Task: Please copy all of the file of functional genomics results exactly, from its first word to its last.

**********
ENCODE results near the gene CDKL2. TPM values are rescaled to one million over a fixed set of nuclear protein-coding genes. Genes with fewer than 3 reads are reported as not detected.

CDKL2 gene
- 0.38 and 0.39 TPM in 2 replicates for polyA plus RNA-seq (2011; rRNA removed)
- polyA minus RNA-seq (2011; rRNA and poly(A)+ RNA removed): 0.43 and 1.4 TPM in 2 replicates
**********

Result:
ENCODE results near the gene CDKL2. TPM values are rescaled to one million over a fixed set of nuclear protein-coding genes. Genes with fewer than 3 reads are reported as not detected.

CDKL2 gene
- 0.38 and 0.39 TPM in 2 replicates for polyA plus RNA-seq (2011; rRNA removed)
- polyA minus RNA-seq (2011; rRNA and poly(A)+ RNA removed): 0.43 and 1.4 TPM in 2 replicates